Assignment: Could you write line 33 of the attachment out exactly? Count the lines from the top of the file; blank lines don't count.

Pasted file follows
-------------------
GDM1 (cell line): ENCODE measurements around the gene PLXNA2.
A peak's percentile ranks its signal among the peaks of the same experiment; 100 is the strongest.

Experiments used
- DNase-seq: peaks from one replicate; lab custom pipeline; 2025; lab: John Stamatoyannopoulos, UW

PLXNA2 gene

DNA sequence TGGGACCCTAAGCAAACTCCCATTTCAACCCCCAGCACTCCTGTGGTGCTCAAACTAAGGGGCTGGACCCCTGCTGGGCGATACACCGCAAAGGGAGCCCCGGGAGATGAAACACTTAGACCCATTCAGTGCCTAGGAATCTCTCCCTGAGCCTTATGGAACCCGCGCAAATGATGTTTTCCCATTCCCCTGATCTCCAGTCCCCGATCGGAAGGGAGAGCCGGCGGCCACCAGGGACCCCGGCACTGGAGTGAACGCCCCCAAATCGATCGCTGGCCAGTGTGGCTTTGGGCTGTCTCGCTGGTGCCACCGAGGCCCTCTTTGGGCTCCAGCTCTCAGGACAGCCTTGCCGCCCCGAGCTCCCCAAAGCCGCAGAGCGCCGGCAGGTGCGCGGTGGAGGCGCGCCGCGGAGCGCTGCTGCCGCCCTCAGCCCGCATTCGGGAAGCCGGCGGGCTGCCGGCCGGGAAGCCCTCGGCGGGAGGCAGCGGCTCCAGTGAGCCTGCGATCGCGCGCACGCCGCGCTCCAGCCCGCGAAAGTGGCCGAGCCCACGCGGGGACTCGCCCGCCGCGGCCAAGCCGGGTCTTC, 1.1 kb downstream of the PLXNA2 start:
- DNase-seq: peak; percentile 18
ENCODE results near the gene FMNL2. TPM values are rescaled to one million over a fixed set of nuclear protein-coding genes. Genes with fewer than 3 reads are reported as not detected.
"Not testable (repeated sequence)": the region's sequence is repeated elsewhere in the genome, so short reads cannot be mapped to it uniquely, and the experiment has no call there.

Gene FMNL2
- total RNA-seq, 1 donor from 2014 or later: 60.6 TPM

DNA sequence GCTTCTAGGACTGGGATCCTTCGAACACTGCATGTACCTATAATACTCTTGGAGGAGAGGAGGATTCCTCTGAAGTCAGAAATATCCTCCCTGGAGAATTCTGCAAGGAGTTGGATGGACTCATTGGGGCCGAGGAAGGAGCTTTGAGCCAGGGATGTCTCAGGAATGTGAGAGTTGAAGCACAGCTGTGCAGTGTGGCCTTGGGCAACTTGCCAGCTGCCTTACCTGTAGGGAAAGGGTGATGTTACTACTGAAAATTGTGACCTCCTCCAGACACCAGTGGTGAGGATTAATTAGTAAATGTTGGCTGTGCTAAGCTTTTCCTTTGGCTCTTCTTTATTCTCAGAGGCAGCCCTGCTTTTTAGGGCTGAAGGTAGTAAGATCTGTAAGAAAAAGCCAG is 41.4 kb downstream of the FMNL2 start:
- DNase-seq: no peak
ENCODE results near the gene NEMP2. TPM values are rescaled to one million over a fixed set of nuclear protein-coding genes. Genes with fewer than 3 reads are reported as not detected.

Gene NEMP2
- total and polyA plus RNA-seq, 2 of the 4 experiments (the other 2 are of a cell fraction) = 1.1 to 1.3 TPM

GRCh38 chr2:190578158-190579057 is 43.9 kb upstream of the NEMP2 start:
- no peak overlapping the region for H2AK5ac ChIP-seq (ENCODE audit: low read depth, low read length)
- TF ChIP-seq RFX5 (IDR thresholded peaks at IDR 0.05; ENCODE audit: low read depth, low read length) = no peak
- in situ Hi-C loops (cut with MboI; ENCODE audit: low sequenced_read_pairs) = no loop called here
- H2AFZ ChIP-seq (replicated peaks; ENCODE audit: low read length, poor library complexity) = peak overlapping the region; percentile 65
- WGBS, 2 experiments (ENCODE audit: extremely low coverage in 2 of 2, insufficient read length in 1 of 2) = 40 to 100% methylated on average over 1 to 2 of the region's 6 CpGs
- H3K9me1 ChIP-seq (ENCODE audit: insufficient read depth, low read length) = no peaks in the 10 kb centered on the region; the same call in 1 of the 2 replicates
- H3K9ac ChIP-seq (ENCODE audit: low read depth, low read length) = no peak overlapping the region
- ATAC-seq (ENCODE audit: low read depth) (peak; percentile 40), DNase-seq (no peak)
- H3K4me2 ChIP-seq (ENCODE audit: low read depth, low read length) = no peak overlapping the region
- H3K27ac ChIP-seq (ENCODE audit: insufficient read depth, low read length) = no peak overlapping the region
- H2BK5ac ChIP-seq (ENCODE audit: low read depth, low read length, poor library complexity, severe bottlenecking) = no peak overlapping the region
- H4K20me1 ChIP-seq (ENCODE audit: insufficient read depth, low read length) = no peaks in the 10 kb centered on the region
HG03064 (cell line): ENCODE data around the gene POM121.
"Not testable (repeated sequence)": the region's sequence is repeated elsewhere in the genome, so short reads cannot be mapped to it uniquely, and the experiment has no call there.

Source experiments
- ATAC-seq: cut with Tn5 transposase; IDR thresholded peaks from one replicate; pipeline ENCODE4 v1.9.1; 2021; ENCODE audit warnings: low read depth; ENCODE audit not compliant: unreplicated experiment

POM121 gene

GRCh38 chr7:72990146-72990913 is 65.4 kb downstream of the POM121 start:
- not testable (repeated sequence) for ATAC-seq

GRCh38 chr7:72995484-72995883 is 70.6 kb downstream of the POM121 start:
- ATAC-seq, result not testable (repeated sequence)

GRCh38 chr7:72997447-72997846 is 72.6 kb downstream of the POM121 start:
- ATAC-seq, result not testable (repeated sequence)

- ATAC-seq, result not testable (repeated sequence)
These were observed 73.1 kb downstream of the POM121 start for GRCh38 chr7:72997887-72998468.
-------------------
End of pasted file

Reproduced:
- ATAC-seq: cut with Tn5 transposase; IDR thresholded peaks from one replicate; pipeline ENCODE4 v1.9.1; 2021; ENCODE audit warnings: low read depth; ENCODE audit not compliant: unreplicated experiment